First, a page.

In Canada, production began in 1939 at Lewis Avenue, Niagara Falls, Ontario. Shreddies were produced under the Nabisco name until the brand in Canada was purchased in 1993 by Post Cereals, whose parent company in 1995 became Kraft General Foods, which sold Post to Ralcorp in 2008 and is now Post Foods Canada Corp., a unit of Post Holdings, which was spun off from Ralcorp in 2012.
In the United Kingdom, the cereal was first produced by Nabisco's former UK division, but is now made by Cereal Partners under the Nestlé brand at Welwyn Garden City. The factory opened in 1926 and began making Shreddies in 1953. The site was briefly owned by Rank Hovis McDougall in 1988, which sold it to Cereal Partners in 1990. Nestlé's site at Staverton started making Shreddies in 1998, and is where all production was moved in 2007.
The cereal is marketed with the whole grain symbol, as part of a marketing campaign emphasising the healthiness of the cereal. Wheat for Shreddies is sourced from over 500 different farms within the UK.
Sugared, chocolate and honey-flavoured versions of the cereal are available in the UK as Frosted Shreddies, Coco Shreddies, and Honey Shreddies, an orange-flavoured and coconut infused version of the Coco Shreddies have also become available recently[when?]. The former advertising slogan in the UK was: "Keeps hunger locked up until lunch". The advertising slogan for the Frosted and Coco Shreddies was: "Too tasty for geeks".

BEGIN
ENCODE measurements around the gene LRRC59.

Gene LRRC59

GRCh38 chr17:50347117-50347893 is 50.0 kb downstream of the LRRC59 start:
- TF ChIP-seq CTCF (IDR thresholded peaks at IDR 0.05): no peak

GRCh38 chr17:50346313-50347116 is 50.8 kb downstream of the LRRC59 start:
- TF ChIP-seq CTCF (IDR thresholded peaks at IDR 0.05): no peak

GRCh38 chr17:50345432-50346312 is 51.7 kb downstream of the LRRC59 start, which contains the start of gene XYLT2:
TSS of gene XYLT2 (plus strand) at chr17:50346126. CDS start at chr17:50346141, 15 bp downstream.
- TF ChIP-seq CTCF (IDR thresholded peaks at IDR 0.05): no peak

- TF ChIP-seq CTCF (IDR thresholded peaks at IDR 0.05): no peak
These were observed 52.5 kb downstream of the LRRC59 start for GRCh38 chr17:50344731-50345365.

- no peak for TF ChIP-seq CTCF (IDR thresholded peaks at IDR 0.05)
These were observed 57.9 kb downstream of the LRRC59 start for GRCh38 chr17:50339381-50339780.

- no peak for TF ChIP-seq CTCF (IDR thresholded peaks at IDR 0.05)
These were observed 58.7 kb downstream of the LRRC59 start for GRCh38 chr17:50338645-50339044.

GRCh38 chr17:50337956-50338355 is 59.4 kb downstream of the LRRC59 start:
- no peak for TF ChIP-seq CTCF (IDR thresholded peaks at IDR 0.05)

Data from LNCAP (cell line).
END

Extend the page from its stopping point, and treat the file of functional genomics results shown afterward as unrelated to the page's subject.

- Shreddies Original
- Shreddies Honey (Honey Shreddies in UK, 2007–16)
- Shreddies Granola Almond Crunch (Canada, 2017)
- Frosted Shreddies (UK Only, 1993–present)
- Coco Shreddies (UK Only, 2002–present)
- Coco Caramel Shreddies (Caramel Shreddies outside the US) (2008–16)
- Apple and Cinnamon Shreddies (UK Only, 2019)
- Shreddies Max Original
- Shreddies Max Granola
- Shreddies Banana Bread (Canada)
- Strawberries & Cream (UK only, 2019)
- Toffee & Apple (UK only, 2019)
- Shreddies Brown Sugar Flavour + Granola (Canada)
- Shreddies Coconut (UK only, 2020)
- Shreddies Coco Orange (UK only, 2019)
- In the 1950s and 1960s, advertising used popular icons such as World War I and World War II planes, battleships, and topical references such as Herman's Hermits and lunar adventures
- In the later 1960s and 1970s, Disney items were a key element in advertising, including icons such as Herbie the Love Bug
- In the mid-1980s, a television campaign known as "Our Gang" was used to support Shreddies.
- In the late 1980s, the cereal has been known for many years by its musical jingle, "Good Good Whole-Wheat Shreddies" and the mascots of the cereal, Freddie and Eddie, two anthropomorphic (yet legless) pieces of the cereal.
- Around 1993, Freddie and Eddie's appearance changed to that of a more youthful age complete with baseball caps, and they also grew hair and legs. By the late 1990s, the characters were discontinued in all advertising and packaging. The cereal is now marketed as an "adult" cereal.